25 years ago Milton Friedman was an economic Yoda teaching that money supply was an ever present “Force” controlling the economy. With a new financial Death Star threatening, Friedman is remembered by the Federal Reserve’ Jedi Knights of money supply.
Before his death, Master Friedman was the “monetarists” leader. He taught that money supply determines economic activity and changes in the amount of money directly affects inflation, GDP and employment.
Like Jedi Knights in hiding, Friedman’s disciples are quietly emerging and using money supply as a light saber to avoid an economic catastrophe created by the banking crisis and defeat inflation caused by soaring commodity prices.
The Quantity Theory of Money
Monetarists’ unifying theory is called the “quantity theory of money” which states that GDP and inflation are directly affected by changes in the level of money supply. The quantity theory of money holds that GDP is equal to the amount of money available multiplied by the velocity of money. The velocity of money is the speed that money turns over or is spent and respent.
As an example, if a consumer has $100 that is used to buy dinner at a restaurant, $100 of GDP is created. When the restaurant respends the $100 to pay for food and electricity, GDP is $200 (the original $100 purchase and the respending of the $100) and the velocity is 2x. If the restaurant’s food suppliers and electric company respend the $100, GDP increases by another $100 and velocity is 3x. Every time the $100 is respent, GDP increases by $100 and the number of times it is respent is the velocity of money. As such, monetarists believe that GDP must equal the amount of money multiplied by the number of times it is respent.
Also, monetarists believe that there is a maximum velocity that money can be respent based upon practical and real world limits on how fast people can spend money. Monetarists teach that velocity will accelerate to the theoretical maximum rate and therefore is more or less constant. As a result, if the Federal Reserve sets the amount of money and the velocity is constant, then the Federal Reserve can determine GDP through monetary policy.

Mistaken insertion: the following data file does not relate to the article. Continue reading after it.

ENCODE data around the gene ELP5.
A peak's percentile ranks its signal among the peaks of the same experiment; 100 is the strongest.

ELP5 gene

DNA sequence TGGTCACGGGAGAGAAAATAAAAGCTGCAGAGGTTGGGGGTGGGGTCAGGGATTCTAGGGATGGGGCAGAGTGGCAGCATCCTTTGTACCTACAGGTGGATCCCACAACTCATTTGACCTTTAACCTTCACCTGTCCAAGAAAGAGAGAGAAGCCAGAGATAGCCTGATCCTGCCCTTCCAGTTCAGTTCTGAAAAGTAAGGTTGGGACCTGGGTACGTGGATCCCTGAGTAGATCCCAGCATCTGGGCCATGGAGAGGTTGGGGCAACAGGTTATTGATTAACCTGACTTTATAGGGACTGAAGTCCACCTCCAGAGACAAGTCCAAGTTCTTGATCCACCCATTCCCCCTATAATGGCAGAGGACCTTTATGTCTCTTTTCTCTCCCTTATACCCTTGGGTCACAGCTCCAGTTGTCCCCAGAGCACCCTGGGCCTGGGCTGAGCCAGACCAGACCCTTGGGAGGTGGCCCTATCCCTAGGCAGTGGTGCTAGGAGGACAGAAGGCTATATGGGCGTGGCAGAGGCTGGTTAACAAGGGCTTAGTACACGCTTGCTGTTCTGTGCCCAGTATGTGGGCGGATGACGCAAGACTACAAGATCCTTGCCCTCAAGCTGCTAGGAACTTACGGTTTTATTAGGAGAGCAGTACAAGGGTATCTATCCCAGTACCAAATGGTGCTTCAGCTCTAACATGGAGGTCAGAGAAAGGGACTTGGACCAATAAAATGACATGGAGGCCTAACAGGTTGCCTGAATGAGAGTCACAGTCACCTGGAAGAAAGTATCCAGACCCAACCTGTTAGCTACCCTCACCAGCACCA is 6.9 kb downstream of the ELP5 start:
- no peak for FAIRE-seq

Monetarists believe that increasing money supply is the only way to have growing GDP (so if the consumer has $125 to spend rather than $100, GDP will be greater). Monetarists also believe that if money supply grows faster than the growth rate in GDP, then inflation will result. Similarly, if money supply grows slower than GPD growth, monetarists believe that deflation will be the consequence.
The Limits of Monetarism
While monetarism is a powerful economic force, in the 1970s and 1980s Friedman’s Jedi Knights at the Federal Reserve used money supply growth as their primary policy tool with poor results.
There were two principal problems with the Fed’s over reliance on monetarism. First, the amount of money in “money supply” is uncertain and changes for reasons beyond the Federal Reserve’s control. Second, the velocity of money is variable and also outside the Federal Reserve’s control. Since GDP is a combination of two factors beyond the Federal Reserve’s control, targeting money supply growth didn’t work well.
Monetarism and the Federal Reserve Today
Master Friedman wrote in Two Lucky People about a cause of the Great Depression:
“The Fed was largely responsible for converting what might have been a garden-variety recession, although perhaps a fairly severe one, into a major catastrophe. Instead of using its powers to offset the depression, it presided over a decline in the quantity of money by one-third from 1929 to 1933…Far from the depression being a failure of the free-enterprise system, it was a tragic failure of government.”
The Federal Reserve Jedi Knights know that without intervention, the current credit crisis will destroy money supply just like in the Depression. With aggressive action the Federal Reserve has preserved money supply and avoided disaster. The measurement problems of the 1970s and 1980s are irrelevant when money supply is being destroyed in an uncontrolled meltdown.
Also, Friedman warned that controlling money supply is the only way to control inflation. In A Monetary History of the United States 1867 – 1960, Friedman wrote
“Inflation is always and everywhere a monetary phenomenon.”
Since March, the money supply (as measured by M2) has been essentially unchanged and has shrunk in real terms. While holding short term interest rates low, the Federal Reserve used tight money supply to control inflation, promote a strong dollar and prick the commodity bubble. The Fed seems to have adopted a “new way” of applying the old principals of the monetarists with good results to date.
Just Luke Skywalker blowing up the Death Star, the money supply Jedi Knights have shown creativity as they honor their own personal Yoda, Master Milton Friedman.